It was in 2004, that is, one year after the US intervention, that the Abu Ghraib prison scandal broke out. Photographs came out, inconveniently revealing how prisoners were being treated. All of them show sexual humiliation and are singularly shocking, particularly for Middle-Eastern societies for which male modesty is paramount. In Abu Ghraib, a cultural taboo was breached (a female soldier holding a naked prisoner on a leash like a dog, on all fours). The psychological war, already jeopardized by the treatment of prisoners in Guantanamo, was lost with these photos. What kind of democracy was the United States exporting with this sort of behavior? No one in command would be punished, and the Red Cross made it known that for months it had protested, in vain, by discreetly denouncing these methods.

Paul Bremer, after having accumulated a series of irrevocable mistakes due to cultural incompetence, left the country in mid-2004, when US intelligence services were estimating the number of insurgents at twenty thousand, with foreign combatants being only a minority. In November, G.W. Bush was easily re-elected in a climate of apparent insecurity, so much had fear been instrumentalized. The alert level in the United States during his two mandates will have oscillated between serious and very serious.

From the civil war to US departure

Equipped with institutions—a provisional Constitution, a National Assembly, a President—the Iraqi people voted and the poll indicated that the votes were denominational in the case of the Shias, ethnic in that of the Kurds, while the Sunnis did not vote. How would a prime minister be chosen? The attacks redoubled in violence. Al-Qaeda struck the Shia mosque of Samarra (at the beginning of 2006) to get the greatest number of casualties. In Baghdad, the civil war bordered on denominational cleansing, with the Sunni west and the Shia east, each on its side, liquidating the mixed districts of Baghdad, which had become uncontrollable.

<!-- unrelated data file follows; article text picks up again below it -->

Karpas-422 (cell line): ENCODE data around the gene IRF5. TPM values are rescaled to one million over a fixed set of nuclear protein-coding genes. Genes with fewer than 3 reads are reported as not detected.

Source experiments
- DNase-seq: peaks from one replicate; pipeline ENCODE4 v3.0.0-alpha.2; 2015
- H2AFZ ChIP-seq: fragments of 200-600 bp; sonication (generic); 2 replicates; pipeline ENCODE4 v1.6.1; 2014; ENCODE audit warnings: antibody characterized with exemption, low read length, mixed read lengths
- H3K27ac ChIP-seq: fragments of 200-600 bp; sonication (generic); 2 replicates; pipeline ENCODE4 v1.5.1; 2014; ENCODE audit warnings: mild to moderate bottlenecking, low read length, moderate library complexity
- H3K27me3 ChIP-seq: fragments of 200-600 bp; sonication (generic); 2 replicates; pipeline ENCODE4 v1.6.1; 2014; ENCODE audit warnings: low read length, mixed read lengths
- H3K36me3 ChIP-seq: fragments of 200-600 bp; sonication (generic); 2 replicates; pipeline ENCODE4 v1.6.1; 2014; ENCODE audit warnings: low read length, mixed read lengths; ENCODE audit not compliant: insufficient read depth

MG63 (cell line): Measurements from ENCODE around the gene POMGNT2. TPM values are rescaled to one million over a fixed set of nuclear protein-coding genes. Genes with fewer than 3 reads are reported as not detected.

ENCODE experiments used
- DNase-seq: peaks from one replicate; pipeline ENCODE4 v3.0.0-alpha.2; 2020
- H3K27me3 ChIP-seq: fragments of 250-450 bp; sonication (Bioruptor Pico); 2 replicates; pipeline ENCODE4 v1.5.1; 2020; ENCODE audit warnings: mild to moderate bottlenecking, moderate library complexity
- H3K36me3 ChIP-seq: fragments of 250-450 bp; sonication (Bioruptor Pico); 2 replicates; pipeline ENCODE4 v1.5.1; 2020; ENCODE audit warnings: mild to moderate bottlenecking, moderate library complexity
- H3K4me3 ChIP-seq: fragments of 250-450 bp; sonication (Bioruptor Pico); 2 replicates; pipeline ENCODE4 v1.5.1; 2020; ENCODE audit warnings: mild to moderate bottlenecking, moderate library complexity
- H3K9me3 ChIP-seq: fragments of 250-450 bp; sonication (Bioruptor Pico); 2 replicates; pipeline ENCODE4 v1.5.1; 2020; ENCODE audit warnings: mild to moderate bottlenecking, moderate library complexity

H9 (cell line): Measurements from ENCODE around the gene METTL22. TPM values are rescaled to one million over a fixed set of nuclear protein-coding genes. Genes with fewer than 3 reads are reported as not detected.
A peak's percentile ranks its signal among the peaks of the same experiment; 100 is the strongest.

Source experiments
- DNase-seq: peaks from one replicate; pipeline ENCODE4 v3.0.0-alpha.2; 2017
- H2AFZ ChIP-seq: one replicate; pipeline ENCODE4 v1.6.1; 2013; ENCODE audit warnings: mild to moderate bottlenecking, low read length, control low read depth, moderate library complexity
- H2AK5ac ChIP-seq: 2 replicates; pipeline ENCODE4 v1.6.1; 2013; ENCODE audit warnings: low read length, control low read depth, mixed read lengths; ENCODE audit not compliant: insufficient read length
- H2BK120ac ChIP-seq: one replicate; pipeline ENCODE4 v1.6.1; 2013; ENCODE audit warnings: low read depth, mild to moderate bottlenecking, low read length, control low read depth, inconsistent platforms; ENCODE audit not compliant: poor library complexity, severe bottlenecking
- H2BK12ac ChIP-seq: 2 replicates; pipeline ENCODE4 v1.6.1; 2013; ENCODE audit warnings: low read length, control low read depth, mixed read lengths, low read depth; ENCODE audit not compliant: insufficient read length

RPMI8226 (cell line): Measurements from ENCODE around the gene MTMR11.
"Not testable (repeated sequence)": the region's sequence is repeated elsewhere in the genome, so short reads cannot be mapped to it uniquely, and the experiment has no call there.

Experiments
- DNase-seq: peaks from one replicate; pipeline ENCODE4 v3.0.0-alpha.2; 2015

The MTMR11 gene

Abu Musab al-Zarkawi was killed (2006) and, thanks to General David Petraeus the following year, Sunni tribes in Anbar, paid, armed, and organized by the United States, took down part of the Islamists. From then on, US forces patrolled Baghdad and separated the denominational communities spatially. But that year (2007), Nouri al-Maliki came to power in Iraq and endeavored to appropriate it not only by systematically marginalizing the Sunnis, but also by moving out all Shias who might turn out to be rivals. Nothing was settled: not the sharing out of the oil, nor the fate of Kirkuk, nor the possible place of the Sunnis. When in 2011 the US forces were preparing to leave, the attacks, which had never ceased, were intensified.

Taking the toll

Instead of the thirty-five thousand residual troops envisaged by Donald Rumsfeld, in 2006 in Iraq there were a hundred fifty thousand US soldiers and a hundred eighty thousand men belonging to private security firms (Blackwater, DynCorp International, Vinnel Corporation, Military Professional Resources Inc., and others). Recruited with agreement from the Pentagon, these firms could be in charge of managing the prisons (this was the case at Abu Ghraib, with Titan Corporation and CACI International, Inc.). For example, Kellogg, Brown & Root alone had fifty-four thousand employees working under contract in Iraq. Blackwater, before its name was changed, was characterized by its brutality. However, no US citizen could be judged by Iraqi (or international) courts, nor were these firms accountable to the US Congress. They will have certainly made up for the army’s numerical deficit, but they seriously hurt the counterinsurgency, which was completely foreign to them. The security firms, very well paid, were a body even more foreign than the US army itself. Considerable sums were spent to train some two hundred fifty thousand Iraqi soldiers, if not more.